EC direct selling consultation may protect supplements' reputation

By Jess Halliday

- Last updated on GMT

Related tags European union Eu

The EC yesterday launched a communication on the EU Distance
Selling Directive aimed at preventing rogue traders exploiting
loopholes created by new technologies and eroding consumer
confidence in products commonly sold in this way, including

Distance selling is defined as any sales transaction in which the customer does not see the product in advance. This includes dietary supplements sold through catalogues, or via the Internet - both of are common channels - or even through tele-shopping, or mobile phone commerce.

"The distance selling directive applies to most contracts where a consumer and a supplier running an organised distance-selling scheme do not meet face-to-face at any stage until after the contract has been concluded,"​ said the European Commission in an information document published yesterday.

According to Euromonitor International, direct sales (including mail order, Internet, party selling and door-to-door) accounted for 6.8 per cent of the Western European supplements market in 2005 - up from five per cent in 1997.

"What I am most worried about are possible loopholes or areas of legal uncertainty created by new and fast-growing distance selling products and technologies, which might create confusion for consumers and serious business alike, or be exploited by rogue traders,"​ said commissioner for health and consumer protection Markus Kyprianou.

This is particularly pertinent for supplements since the rise of distance selling has been seized upon by some opportunists operating bogus schemes, selling sub-standard products, or making false or exaggerated claims.

Kyprianou also said that since the directive was introduced in 1997, some member states have introduced more stringent measures than others, which "may have led to differences in the degree of protection"​, and "divergences and distortions in the internal market"​.

The respectable side of the industry is keen to keep a lid on such activities, to prevent all supplements being tarred with the brush of untrustworthiness.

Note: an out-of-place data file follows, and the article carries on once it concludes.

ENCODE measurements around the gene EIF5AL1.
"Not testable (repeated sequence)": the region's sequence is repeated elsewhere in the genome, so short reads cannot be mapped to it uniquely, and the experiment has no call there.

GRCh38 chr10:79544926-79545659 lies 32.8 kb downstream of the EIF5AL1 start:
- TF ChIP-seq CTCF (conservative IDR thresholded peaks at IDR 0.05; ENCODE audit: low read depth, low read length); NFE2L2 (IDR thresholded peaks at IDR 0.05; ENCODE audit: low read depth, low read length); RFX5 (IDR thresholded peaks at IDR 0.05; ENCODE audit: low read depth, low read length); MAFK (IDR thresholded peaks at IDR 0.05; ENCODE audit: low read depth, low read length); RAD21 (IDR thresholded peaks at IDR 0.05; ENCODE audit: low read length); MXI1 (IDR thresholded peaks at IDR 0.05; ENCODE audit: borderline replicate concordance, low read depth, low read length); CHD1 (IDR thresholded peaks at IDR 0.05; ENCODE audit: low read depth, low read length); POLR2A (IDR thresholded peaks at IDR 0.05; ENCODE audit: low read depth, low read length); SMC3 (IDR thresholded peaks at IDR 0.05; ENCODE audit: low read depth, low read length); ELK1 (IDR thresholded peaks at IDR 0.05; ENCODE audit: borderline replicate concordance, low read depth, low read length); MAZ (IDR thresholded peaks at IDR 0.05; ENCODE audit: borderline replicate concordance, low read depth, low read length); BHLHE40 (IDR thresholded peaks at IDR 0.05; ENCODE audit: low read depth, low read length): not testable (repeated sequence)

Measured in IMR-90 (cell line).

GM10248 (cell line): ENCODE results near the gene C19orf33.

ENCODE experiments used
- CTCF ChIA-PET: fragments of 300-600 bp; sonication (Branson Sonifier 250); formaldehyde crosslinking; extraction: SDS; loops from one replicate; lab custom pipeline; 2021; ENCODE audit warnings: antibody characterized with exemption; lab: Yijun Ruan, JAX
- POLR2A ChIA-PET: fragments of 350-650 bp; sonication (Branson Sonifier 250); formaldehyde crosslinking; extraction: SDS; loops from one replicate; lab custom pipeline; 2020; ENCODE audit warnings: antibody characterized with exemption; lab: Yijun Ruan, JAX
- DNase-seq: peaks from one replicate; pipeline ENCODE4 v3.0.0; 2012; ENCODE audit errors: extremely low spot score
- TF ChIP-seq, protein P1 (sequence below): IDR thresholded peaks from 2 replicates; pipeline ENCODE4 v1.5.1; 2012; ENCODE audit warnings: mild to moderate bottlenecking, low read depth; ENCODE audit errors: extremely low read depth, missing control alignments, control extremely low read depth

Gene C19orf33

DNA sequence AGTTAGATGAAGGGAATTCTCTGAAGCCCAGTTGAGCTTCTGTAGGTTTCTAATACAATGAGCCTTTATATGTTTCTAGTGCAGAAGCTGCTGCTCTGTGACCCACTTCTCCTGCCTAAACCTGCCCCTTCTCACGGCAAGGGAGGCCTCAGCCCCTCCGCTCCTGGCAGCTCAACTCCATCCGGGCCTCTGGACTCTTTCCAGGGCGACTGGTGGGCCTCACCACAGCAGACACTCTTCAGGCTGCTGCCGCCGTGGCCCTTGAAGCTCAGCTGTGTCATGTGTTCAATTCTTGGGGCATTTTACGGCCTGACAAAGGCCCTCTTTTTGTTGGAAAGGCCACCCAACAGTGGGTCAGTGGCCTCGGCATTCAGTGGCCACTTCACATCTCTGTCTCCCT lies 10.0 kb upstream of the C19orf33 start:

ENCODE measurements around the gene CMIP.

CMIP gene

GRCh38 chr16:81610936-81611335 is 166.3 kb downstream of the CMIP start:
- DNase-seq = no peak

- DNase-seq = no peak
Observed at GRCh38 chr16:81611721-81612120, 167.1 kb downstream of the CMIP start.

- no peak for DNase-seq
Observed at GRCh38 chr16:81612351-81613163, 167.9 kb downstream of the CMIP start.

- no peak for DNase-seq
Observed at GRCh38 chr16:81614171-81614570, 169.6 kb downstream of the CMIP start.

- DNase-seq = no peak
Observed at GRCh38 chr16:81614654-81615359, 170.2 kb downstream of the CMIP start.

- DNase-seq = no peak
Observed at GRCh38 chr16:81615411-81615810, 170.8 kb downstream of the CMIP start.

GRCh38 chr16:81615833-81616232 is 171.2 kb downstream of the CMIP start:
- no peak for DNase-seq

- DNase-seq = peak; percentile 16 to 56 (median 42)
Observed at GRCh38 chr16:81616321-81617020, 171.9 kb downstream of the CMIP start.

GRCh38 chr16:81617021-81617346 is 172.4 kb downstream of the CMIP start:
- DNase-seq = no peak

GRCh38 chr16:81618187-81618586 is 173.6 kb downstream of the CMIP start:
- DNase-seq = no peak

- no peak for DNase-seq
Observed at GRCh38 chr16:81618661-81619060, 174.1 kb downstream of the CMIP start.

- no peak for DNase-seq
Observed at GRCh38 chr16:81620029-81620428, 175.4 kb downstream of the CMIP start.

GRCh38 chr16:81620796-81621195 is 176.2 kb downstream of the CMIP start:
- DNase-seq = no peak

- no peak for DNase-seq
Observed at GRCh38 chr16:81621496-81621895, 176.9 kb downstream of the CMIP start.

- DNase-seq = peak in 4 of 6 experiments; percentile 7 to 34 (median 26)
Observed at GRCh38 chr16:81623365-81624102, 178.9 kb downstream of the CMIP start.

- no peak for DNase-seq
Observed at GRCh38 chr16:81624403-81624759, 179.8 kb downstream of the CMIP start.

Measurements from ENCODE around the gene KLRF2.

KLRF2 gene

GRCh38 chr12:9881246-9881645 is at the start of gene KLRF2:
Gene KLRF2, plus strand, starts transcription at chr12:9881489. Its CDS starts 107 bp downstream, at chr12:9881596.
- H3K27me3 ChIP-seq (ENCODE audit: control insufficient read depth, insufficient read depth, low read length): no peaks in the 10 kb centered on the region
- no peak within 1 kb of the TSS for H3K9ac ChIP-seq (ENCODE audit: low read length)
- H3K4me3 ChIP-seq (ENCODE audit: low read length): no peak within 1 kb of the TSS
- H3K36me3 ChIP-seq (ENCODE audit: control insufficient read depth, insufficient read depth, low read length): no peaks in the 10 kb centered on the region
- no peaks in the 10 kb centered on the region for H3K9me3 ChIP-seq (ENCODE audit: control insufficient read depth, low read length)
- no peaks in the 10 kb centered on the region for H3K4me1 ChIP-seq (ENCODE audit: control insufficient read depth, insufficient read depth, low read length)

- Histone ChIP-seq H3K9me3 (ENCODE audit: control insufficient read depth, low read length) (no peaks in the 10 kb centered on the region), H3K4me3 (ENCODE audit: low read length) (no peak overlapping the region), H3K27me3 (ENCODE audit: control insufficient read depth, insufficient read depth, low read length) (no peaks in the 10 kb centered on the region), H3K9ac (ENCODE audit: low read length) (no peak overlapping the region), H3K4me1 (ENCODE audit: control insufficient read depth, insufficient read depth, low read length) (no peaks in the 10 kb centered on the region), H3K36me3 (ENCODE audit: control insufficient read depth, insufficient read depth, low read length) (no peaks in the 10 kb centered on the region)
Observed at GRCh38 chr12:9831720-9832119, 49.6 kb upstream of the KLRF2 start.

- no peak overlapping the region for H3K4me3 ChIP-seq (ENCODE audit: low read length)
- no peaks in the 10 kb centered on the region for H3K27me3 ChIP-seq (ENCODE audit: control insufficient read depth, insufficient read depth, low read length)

As well as being more convenient for consumers who may not have the time to visit specialist supplement stores on the high street, the Internet also provides greater opportunities to educate about ingredients and research into their benefits on health.

Some companies in the sector - both ingredients suppliers and finished product manufacturers - have launched consumer-oriented websites to help consumers researching products.

While marketers may also have educational schemes for retailers, they rely on the a third party to pass on the message to the consumer.

The aim of the EU legislation is to set out legal rights for consumers in the EU to ensure a high level of protection, and prevent the erosion of consumer confidence.

The rights forseen by the directive include: Provision of comprehensive information before purchase; confirmation of that in a durable medium such as written confirmation; the consumer's right to cancel within seven days; a right to refund; timely delivery of goods; a non-validity of any waiver of the rights or obligations provided for under the directive.

The consultation on distance selling will be open until November 2006, after which a summary of responses will be published on the Commission's website. These, and other considerations, will be used to assess whether and how the consumer regulatory framework should be revised.

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